At some point in time, it’s only natural that we’ll experience anger. Whether it’s your home life, social life or work life, there are numerous factors that can build up to make you angry. Sometimes, that anger can spiral out of control and lead you to lash out at those closest to you, and this can have a serious impact on your life. However, it’s important that you learn to channel those emotions and control them in an effective manner. If you are finding it hard to control your anger, then here are six techniques you can try from home.
Take regular exercise
Exercise is a great way of releasing all of that stress and irritation, as well as a platform for getting some fresh air. This method promotes the release of endorphins, which are natural neurotransmitters that help to promote the feeling of well-being. Whether you’re a novice or a fitness fanatic, you are sure to find a hobby that interests you. When you’re feeling angry, why not go for a run, take a walk or take part in an intense exercise like boxing? Whatever you feel like doing, it’s a great way of removing yourself from the situation, and you could return with a fresh outlook on things.
Massage away tension
Massage has been proven to relieve all sorts of stress, frustration and tension, but whilst we all would love to treat ourselves to an oily rub down more frequently, we may not always have time (or the money). So massage yourself. There are a number of self-massage tools available on the market – here are the top rated ten – or you can try massaging easy-to-reach places, such as the shoulders or pressure points on your hands, such as the spot between your thumb and forefinger. You can even massage your ears!
Write your feelings down
Sometimes, it can be difficult to tell someone how we are feeling, which is why we often lash out. When you start to feel angry, why not write your feelings down in a diary? This is a great way of telling someone how you feel and what has caused you to feel like that. Of course, you don’t have to tell anyone your feelings; it may just make you feel better knowing that your thoughts are out in the open. If you would like someone to speak to, but don’t know where to turn, then why not let Counselling Central support you? Our confidential and supportive sessions will help you control your outbursts.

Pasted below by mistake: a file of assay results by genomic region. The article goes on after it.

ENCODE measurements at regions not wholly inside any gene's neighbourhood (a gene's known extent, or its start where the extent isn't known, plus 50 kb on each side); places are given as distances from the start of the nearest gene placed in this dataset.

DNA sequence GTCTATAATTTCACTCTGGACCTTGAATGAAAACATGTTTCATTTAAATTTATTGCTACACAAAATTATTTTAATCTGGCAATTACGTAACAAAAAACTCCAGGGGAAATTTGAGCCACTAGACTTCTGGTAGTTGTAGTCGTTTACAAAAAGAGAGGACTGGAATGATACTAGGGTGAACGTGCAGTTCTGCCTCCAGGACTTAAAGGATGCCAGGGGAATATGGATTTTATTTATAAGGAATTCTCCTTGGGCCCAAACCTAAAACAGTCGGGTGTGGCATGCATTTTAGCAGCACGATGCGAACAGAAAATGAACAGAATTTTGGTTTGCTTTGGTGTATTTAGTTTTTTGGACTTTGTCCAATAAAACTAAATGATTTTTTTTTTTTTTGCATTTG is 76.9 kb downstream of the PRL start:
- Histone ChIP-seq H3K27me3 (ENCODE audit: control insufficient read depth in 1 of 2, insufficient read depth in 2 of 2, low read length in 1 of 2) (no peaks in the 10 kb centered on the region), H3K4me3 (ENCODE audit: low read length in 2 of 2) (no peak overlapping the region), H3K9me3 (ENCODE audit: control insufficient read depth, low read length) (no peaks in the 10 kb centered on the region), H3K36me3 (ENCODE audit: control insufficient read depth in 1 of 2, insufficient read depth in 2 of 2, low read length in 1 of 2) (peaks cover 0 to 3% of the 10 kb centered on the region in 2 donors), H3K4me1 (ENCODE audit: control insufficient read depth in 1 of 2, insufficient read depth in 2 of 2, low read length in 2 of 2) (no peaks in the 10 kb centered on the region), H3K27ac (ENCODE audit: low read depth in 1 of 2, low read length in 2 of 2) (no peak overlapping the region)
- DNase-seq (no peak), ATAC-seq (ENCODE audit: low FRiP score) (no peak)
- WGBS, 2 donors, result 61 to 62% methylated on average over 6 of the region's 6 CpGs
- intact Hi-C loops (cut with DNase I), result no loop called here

Count to 10
Possibly one of the oldest techniques. Sometimes, we can say things in the heat of the moment that can have lasting consequences. By counting to 10 when you start to feel angry, this will give you a chance to reflect on the situation and think about how you’re going to react. You may find that your response will be more rational than if you had just responded with the first thing that came to mind.
Learn what triggers your anger
There is no definitive way of pinpointing the exact cause of your anger. Often, it is a combination of things. However, if you make a concerted effort to note down all of the things that made you angry during the week, then you’ll be able to think about ways to avoid them. For example, if the traffic on the road is making you angry, why not try and walk to work, if possible? This method lets you identify and remove those triggers from your life.
Set a ‘time-out’ zone
When things start to get on top of you, it’s good to know that you have a place to go to relax and reflect. Find a spot in your garden or your bedroom etc… where you can go to calm down. This method gives you space from those triggers and allows you to reflect in a calm, isolated environment. Just spend a few minutes in this zone, and then you could find that you’re ready to tackle the situation with a fresh outlook.
Mindfulness is new and upcoming kind of meditation, focusing on making you aware of yourself, including your emotions, thoughts and physical tensions. There are lots of helpful and free apps that you can trial that take you through guided breathing exercises, self-reflection sessions and body awareness techniques that you can use every day to become more aware of the way you feel and think, and better able to control and manage your reactions and behaviour.